Learning to Love
What I Don’t Know
How this newbie got an
education in coding—and
can’t code. But I’ve absorbed the rhythms of software development—sprints and huddles and
standups—and, most important, I’ve learned how
to communicate with our technical teams.
The minutiae of the tasks our engineering team
is tackling remain lost on me. I might grasp the
diference between, say, client-side and server-side
rendering, but not what’s involved in building one
versus the other. Still, it’s been unexpected fun to
ponder the riddles of software development. In
addition, participating has helped me comprehend
how good code can become a great product.
If you fnd yourself in this role, be prepared
to publicly display your ignorance. I know I did.
In our frst several product cycles, I couldn’t
understand why our time estimates were consistently so wrong. We’d make seemingly prudent
estimates for releases, but inevitably we’d blow
the deadlines. In my previous life in journalism,
deadlines were sacrosanct. In software, time
estimates are often approximations of approximations. I learned to double any estimate to
allow for those unknown unknowns to settle out.
Since then, we’re much more accurate—though
hardly perfect—with our schedules.
Part of what keeps me engaged is realizing how
exceptional this education has been. Consider
that over the past 20 years, software development
has been the discipline from which some of
the most radical breakthroughs in business have
emerged. Open-source software, after all, is the
template for crowdsourcing and distributed collaboration. Agile software development gave
rise to lean startups, which have led to startups of all stripes more efectively creating useful
products. Likewise, bug-fxing has improved quality assurance, and software-as-a-service has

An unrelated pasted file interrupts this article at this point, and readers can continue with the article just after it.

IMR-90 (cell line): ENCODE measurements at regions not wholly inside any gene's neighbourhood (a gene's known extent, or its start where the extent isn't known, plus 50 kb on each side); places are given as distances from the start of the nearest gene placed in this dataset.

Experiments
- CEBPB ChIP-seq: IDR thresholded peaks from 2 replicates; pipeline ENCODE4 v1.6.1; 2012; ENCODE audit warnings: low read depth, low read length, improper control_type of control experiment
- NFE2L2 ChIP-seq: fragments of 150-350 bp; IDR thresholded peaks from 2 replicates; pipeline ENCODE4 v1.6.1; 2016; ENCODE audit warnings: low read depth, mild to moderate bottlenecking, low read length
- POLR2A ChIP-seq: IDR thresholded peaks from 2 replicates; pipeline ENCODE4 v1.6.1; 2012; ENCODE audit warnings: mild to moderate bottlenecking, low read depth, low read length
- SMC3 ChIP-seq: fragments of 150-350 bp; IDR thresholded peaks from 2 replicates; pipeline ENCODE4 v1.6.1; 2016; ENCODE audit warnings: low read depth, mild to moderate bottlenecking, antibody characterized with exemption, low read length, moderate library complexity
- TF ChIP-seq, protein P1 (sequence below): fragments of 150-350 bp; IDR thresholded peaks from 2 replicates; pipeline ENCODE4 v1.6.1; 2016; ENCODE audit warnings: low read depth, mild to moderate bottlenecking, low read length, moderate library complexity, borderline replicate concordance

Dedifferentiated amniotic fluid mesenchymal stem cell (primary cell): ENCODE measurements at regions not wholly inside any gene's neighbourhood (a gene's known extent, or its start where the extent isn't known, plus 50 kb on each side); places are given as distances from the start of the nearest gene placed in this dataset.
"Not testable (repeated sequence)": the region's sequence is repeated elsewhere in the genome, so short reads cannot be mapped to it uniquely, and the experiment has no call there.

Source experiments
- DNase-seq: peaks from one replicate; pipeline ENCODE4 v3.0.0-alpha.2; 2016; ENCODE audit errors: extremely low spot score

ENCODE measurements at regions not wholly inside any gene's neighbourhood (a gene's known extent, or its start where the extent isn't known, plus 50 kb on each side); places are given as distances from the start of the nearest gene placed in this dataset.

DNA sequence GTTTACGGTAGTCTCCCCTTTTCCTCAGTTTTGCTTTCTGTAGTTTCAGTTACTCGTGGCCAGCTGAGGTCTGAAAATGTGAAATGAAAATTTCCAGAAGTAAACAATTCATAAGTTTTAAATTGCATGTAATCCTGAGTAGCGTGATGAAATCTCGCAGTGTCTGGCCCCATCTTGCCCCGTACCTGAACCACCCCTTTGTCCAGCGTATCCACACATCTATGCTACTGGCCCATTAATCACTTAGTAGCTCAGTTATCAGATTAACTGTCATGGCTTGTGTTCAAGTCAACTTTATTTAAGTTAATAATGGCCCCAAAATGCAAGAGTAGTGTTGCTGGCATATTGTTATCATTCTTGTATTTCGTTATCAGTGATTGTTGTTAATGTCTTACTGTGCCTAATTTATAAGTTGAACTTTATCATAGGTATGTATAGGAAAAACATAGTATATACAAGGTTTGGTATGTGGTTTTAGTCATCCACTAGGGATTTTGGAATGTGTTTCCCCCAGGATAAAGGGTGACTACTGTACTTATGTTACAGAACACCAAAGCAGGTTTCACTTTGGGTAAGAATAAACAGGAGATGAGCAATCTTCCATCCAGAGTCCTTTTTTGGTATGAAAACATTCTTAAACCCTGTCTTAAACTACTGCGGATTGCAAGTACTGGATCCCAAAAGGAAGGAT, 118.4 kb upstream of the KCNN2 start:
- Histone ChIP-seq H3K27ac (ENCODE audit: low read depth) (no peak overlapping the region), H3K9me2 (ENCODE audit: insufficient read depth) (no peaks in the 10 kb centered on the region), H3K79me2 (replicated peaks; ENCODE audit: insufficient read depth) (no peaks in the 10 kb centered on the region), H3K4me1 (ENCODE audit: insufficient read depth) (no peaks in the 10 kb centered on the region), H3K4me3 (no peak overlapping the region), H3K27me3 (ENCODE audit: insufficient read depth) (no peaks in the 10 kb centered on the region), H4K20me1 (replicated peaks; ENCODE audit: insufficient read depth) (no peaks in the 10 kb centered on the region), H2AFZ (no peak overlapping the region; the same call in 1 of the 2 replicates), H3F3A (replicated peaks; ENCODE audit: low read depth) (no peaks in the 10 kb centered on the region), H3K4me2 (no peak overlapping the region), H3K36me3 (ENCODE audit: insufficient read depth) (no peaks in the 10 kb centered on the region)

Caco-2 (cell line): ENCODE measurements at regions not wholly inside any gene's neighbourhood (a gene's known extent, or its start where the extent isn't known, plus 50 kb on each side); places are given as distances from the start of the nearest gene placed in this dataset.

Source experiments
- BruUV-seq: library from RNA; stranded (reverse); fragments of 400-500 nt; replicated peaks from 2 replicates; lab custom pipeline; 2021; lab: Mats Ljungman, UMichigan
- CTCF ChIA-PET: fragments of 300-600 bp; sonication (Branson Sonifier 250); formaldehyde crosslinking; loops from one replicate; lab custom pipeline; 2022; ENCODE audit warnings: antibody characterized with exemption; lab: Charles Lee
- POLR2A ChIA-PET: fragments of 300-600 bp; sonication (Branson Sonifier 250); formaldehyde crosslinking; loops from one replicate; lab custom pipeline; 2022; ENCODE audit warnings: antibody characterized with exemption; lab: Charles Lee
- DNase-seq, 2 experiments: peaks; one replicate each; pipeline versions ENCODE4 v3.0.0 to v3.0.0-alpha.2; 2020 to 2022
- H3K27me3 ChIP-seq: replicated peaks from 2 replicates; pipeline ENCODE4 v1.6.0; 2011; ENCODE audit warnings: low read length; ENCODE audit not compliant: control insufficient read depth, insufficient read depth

infuenced the models for service-driven businesses from truck leasing to ofce-space rental.
In short: Learning how to build software is a great way to learn how to build a business.
Even better, this educational process is a two-way street. Our engineering team has gleaned
that writing content (Iodine ofers medical information written by experts for real people to
understand) can be exceptionally challenging—full of the “edge cases” that easily trip up
algorithms. And they better appreciate the role of good design, where aesthetics and architecture not only organize information but can also make it easier to understand.
This cross-disciplinary knowledge transfer has been one of the steady delights of my startup
days. No doubt my engineering colleagues would remind me that I still have a lot to learn.
They’re right. And that’s the joy of it.
LIKE MANY WHO HAVE made the leap into Startupland, I guessed from the outset that I had a lot to learn. I was right. Indeed, I jumped into the wormhole of blind spots and unknown unknowns. This has been especially true on matters technological. At Iodine, my startup, I took the role of “nontechnical co-founder”—a Silicon Valley term I’ve always considered slightly pejorative, but whatever. I’m not completely analog. I’ve spent years around
technology, helping run Wired and a couple of tech news websites over
the years. But I’m no coder, and—even though I have a very astute
technical co-founder—you can’t run a software startup without knowing something about software. So I’ve tried to catch up.
As a leader, you know you can’t know everything. The trick is to
uncover the knowledge that is critical to both running the business
and connecting with your team. Becoming conversant in code, it turns
out, has been one of the best parts of the gig: working with engineers
and web developers and seeing how good software happens. I still
Thomas Goetz is a co-founder
of Iodine, a digital health startup
based in San Francisco. Follow him
on Twitter: @tgoetz.
LAUNCH 36 - INC. - NOVEMBER 2017